Piper Public Schools voters will go to the polls Thursday, Feb. 22, to vote on a $35 million school bond issue.
“This is so crucial for our kids now, to help with overcrowding,” said Piper school board vice president Ashley Biondi. There is overcrowding at three school buildings currently, she said. “We have kids split between buildings, and having to travel between buildings.”
There is a modular unit at the middle school, and there are third-graders who are between two elementary buildings currently.
The new school bond issue would address the overcrowding and add more safety for the children, she said.
Housing permits in the Piper area have increased dramatically in recent years, Biondi said.
Many classes now number 26 to 28 students in the elementary building, and the bond issue would allow the district to keep the class sizes down as low as possible, she said, which is believed to matter in student achievement.
Good schools also are a reason many people cite for moving to a community.
“Quality schools help our community thrive,” Biondi said.
The weather, if it snows on Thursday, may play a role in the outcome of the election.
While she can’t predict the weather, Biondi said she would urge, regardless of the weather, that people get out and vote, if they have not already, because of the huge impact it will have on the community if the bond issue fails.
8 things you should know about the Piper school bond election on Thursday:
1. What’s on the ballot? A $35 million bond issue that will build a new elementary school, for third to fifth grades, at 131st and Leavenworth Road. Registered voters in the Piper Public Schools district may vote.
2. When is the election? The election is from 7 a.m. to 7 p.m. Thursday, Feb. 22, at five voting locations in the Piper area, according to the Wyandotte County Election Commissioner’s website, https://static1.squarespace.com/static/56606b47e4b0b9403ad6ff96/t/5a4bd4f1ec212d89879c2efa/1514919153183/Poll+Locations+-+USD+203+Bond+Election+022218+Alpha.pdf. Voters are assigned to polling places according to their ward and precinct numbers.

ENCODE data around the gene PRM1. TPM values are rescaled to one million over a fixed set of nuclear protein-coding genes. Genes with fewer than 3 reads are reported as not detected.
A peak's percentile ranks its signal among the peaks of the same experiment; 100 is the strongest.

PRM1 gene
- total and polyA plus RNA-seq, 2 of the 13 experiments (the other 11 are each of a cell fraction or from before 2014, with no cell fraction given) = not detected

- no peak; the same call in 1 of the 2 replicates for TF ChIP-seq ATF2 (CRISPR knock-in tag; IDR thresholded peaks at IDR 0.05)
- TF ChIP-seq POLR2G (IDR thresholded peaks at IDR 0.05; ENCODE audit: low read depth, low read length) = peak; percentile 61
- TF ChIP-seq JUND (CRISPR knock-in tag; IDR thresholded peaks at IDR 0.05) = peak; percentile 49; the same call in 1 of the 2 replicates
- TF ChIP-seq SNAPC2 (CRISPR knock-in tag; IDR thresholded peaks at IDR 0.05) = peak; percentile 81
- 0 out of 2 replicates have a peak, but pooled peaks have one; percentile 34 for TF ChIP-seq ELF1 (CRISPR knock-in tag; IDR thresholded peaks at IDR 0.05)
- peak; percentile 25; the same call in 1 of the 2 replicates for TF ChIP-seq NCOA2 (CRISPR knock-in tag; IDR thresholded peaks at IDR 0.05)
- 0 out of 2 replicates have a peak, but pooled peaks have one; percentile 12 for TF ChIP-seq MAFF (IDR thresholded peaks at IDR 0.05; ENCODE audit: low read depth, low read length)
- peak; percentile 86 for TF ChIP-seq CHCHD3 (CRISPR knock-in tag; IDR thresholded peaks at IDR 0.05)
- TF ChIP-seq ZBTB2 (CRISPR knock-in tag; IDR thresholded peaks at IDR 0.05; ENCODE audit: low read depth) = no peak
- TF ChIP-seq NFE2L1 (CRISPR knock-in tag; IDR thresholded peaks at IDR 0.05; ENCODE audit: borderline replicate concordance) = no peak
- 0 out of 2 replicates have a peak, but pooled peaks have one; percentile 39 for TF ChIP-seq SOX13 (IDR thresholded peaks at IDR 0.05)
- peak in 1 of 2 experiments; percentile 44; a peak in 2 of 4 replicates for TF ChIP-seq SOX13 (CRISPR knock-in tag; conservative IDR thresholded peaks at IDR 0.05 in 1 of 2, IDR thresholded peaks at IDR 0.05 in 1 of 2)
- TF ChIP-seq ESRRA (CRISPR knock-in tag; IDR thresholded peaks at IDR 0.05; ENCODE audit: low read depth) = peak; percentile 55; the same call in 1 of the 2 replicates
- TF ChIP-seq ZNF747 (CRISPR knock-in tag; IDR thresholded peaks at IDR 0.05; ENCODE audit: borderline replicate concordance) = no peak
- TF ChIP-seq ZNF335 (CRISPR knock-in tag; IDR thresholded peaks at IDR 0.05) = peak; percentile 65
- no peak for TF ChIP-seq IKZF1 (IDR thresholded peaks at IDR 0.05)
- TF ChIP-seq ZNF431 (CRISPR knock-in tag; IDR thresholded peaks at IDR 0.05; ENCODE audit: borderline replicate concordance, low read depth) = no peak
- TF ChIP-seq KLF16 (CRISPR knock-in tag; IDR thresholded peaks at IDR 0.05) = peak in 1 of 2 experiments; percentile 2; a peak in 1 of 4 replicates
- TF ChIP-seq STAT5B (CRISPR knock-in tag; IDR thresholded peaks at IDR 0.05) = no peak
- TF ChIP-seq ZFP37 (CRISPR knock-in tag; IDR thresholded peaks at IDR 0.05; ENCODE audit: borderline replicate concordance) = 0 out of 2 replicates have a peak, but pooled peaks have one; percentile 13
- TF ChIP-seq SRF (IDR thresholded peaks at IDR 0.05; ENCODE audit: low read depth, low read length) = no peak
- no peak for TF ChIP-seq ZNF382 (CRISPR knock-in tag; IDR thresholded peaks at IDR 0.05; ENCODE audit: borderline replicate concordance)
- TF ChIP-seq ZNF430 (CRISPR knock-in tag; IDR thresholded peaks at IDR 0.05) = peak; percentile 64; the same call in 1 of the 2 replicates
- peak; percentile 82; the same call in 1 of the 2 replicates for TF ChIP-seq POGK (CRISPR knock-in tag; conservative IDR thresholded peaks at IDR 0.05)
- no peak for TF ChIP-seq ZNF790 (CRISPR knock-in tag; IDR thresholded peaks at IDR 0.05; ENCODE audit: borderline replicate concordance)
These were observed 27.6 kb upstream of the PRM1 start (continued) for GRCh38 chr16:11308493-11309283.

3. What are some of the features of the proposed school building? The center could have a flexible design, and could accommodate 800 or more students in two stories. It is the first phase of an expansion plan, and only the first phase is on the ballot. The new school building could open in 2020 if approved.
4. What would happen to the other schools if it is passed? West Elementary School would change into kindergarten through second grade levels; East Elementary School would be transformed into a sixth grade center; and Piper Middle School would be converted to a 7th and 8th grade center.
5. Why is the new building needed? According to district officials, there is currently overcrowding and a study has projected a 3.5 percent annual growth in enrollment in the future. New home building permits grew to 131 in 2016 and 196 in 2017. Without a new building, class sizes could increase from the current 26 to 28 students. Another modular building would have to be added if the bond issue does not pass.
6. What happened to a previous bond issue two years ago? Piper voters defeated a $67 million bond issue project two years ago, but this bond issue is smaller and would not cause as much of a tax increase as the previous proposal.
7. Will property taxes increase? Yes, about six mills, which is estimated to be about $15.07 per month on a $250,000 home, or less than 50 cents a day.
8. Where can I get more information on this bond issue? The Piper district website has a bond issue page at https://ks02212490.schoolwires.net/domain/137.
“8 things you should know about the Piper school bond election” is based on comments from Piper board vice president Ashley Biondi, Piper information, plus a previous Wyandotte Daily story on the Piper bond issue, at http://wyandottedaily.com/piper-district-plans-35-million-bond-election-for-new-school-in-february/.